Instigating change is one thing, seeing it realised is another. IT projects offer businesses a clear pathway to improvement from the ground up and lasting change can be accomplished at a set pace.
However IT opportunities can easily miss their mark. Skipping the key planning steps, choosing the wrong projects – when they come up short, it isn't difficult to pinpoint where projects have gone astray. Furthermore, it's hard to go past the FUD (fear, uncertainty and doubt) cast by examples like the disastrous QLD Health-IBM payroll dispute and dramatic headlines like 70% of IT projects failing.
Successful IT projects are achieved by sticking to a small scale, being followed with subsequent projects in quick succession and, importantly, have a focus on goals. Those goals keep progress on-track, regardless of the issues that pop-up along the way.
After more than 20 years experience in IT, I've seen projects that have gone well....as well as those that haven't quite lived up to expectations! Here's the advice I offer clients on the three ways to keep IT projects on track:
1. Secure a dedicated Champion
A classic problem for IT projects arises when the people making it happen swap and change between initiatives with no consistent leader. Often the project Champion will have worked long and hard to get the project through the planning and approval process. If, when the project reaches implementation, that individual is moved on to other projects without handing the reins to another equally informed, passionate and committed leader, the project risks floundering through lack of direction and responsibility.
A Champion is usually invested in a successful outcome for the project, and is therefore willing to "keep an eye on the prize" and maintain the focus required. They should be able to own the project and push for its success without being hindered. Change is inevitably met by resistance and/or loss of energy, even within the team. The Champion can offer the pivotal direction and motivation to keep a project on track.
2. Keep it simple
Large and complex projects breed confusion. A project will naturally have moments where it will be challenged, where its goals will be questioned. If the team has any doubt about those overall outcomes, it may become a blinding mess.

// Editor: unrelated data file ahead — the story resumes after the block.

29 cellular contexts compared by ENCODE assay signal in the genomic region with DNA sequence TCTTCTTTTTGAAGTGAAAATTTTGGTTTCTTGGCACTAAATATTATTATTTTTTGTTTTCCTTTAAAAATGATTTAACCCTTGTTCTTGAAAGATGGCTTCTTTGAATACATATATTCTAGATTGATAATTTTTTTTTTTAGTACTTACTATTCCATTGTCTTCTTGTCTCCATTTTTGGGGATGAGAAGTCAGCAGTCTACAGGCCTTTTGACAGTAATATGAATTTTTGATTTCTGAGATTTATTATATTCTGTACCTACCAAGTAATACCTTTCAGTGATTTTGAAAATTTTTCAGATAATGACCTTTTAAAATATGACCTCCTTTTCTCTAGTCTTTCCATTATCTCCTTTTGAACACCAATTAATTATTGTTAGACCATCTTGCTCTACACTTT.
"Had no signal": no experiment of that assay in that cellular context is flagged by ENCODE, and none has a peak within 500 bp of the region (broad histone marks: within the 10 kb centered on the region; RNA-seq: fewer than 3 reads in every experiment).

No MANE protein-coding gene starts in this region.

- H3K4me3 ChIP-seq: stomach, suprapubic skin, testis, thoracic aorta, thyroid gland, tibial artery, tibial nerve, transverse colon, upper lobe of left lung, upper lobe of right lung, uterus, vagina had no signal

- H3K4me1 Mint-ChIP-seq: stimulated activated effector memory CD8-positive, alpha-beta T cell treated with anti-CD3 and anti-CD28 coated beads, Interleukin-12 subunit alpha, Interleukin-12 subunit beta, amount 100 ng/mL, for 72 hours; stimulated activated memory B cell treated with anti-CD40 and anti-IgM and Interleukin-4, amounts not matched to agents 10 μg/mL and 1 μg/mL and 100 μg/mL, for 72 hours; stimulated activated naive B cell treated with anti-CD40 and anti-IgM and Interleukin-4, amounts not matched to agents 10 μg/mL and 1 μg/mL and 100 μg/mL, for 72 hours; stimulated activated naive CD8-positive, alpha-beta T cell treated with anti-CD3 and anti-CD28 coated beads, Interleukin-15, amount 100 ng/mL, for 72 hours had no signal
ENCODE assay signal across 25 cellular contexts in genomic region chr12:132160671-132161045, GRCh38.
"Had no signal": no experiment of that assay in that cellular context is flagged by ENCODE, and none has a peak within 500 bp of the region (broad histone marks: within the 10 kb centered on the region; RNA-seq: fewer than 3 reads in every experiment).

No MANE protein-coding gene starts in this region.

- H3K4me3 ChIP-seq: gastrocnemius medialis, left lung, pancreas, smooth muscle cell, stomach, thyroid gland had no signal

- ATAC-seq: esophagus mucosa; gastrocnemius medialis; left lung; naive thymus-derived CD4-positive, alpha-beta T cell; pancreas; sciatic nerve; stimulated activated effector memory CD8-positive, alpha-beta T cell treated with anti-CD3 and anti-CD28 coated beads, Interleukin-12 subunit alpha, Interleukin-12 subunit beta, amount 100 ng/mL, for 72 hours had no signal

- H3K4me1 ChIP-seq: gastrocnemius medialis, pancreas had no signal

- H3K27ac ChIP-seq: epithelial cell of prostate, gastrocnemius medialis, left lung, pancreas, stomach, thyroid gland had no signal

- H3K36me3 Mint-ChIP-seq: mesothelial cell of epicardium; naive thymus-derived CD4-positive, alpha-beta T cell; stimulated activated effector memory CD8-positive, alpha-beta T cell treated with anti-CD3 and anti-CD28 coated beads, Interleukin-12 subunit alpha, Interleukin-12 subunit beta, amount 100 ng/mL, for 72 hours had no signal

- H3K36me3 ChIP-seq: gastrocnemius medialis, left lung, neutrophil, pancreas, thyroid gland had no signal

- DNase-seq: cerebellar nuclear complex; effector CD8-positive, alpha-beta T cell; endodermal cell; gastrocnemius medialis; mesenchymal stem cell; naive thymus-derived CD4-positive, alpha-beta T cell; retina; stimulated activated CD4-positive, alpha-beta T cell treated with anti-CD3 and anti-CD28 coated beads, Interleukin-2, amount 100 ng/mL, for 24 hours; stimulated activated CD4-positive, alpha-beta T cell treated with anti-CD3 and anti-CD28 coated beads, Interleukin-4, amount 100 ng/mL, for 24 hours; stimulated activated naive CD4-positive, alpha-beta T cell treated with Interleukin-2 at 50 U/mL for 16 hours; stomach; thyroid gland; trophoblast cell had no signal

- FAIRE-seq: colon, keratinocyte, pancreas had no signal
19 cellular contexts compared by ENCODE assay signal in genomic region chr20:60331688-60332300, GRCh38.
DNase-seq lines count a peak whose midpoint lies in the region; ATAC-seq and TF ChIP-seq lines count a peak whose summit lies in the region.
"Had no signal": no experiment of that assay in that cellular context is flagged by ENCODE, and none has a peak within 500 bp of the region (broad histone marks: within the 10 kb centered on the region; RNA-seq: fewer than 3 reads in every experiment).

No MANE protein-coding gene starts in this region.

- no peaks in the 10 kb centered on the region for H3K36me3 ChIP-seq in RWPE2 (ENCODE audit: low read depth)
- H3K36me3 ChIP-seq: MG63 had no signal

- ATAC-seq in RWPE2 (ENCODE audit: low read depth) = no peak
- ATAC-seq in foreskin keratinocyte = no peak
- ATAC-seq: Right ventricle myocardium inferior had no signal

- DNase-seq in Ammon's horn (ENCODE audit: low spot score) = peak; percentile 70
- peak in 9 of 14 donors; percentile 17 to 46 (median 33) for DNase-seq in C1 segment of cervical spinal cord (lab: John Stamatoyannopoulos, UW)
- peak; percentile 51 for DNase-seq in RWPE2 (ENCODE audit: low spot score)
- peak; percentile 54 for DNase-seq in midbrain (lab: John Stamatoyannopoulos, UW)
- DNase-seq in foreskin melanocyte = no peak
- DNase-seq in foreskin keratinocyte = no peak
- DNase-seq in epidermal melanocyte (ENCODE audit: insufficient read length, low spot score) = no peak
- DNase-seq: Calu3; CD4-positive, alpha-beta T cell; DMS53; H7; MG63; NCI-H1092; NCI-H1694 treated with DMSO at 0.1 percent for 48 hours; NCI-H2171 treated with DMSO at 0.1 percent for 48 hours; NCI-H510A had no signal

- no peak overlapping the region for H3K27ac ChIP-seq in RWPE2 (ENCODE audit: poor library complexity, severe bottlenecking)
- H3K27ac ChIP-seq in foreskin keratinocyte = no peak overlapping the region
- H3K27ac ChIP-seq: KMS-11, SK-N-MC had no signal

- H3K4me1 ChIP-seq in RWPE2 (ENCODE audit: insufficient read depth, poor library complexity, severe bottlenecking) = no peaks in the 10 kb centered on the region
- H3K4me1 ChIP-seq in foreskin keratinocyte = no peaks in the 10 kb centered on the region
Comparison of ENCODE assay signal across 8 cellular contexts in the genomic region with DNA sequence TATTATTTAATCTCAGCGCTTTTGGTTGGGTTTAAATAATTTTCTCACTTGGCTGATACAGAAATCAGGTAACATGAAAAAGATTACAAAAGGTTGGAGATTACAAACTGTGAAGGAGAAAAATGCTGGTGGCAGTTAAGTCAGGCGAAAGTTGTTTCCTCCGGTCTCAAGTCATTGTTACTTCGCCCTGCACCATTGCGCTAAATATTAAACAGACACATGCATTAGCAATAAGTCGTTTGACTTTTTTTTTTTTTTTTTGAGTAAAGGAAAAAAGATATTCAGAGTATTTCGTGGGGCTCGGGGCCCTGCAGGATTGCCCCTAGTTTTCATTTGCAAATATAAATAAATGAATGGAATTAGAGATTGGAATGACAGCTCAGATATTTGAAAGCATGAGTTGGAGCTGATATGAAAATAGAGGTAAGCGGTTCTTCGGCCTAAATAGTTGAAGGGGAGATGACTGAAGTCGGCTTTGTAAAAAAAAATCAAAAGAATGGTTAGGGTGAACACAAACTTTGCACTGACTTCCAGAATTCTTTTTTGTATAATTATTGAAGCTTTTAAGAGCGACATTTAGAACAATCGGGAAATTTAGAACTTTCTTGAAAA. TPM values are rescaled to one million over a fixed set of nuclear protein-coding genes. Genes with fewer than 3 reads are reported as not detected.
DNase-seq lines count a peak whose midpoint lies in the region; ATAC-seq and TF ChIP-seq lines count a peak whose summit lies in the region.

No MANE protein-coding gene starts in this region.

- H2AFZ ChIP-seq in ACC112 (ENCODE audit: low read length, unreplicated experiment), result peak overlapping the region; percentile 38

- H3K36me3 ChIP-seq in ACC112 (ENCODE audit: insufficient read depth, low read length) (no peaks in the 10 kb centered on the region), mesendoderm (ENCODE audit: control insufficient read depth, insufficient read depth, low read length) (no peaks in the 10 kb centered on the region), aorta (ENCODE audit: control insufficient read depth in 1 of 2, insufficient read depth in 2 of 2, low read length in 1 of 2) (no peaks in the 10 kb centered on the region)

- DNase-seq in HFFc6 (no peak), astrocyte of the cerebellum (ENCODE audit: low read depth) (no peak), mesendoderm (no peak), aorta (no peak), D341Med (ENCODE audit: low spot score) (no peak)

Achieving change through small, incremental projects is the best path. Where the goals and outcomes are unequivocal, failures can be written-off and lessons learned from them. Trying to tackle a project like "joining the cloud" is massive and can have different meanings to different people. Being realistic in the planning stage, with identifiable outcomes that can be summed up in a sentence or two, is essential.
3. Know when to stop
Tinkering with the goals throughout the project is like walking a tightrope. Not only are you threatening to blow-out its length by adding goals; you also risk wasting time and money by sticking with a project doomed to failure.
Goals should be well defined and projects run at such a scale that altering them isn't realistic. When a new opportunity arises, create a new project. Success can be tracked on both opportunities without changing goal posts.
The same also applies when a project is falling behind. If results aren't being seen, if progress is stalling, there is no point staying on course. Doing so will not only waste more money, it will threaten the viability of later IT projects.
Sparking improvement and taking on change through IT can offer a lot. But jumping in the deep-end and seeking a one-step solution can be overwhelming. Over-optimism can kill an IT project and leave a bad taste going forward. Seek out realistic solutions, with goals that are identifiable, achievable and bring the change you actually want to see in your business.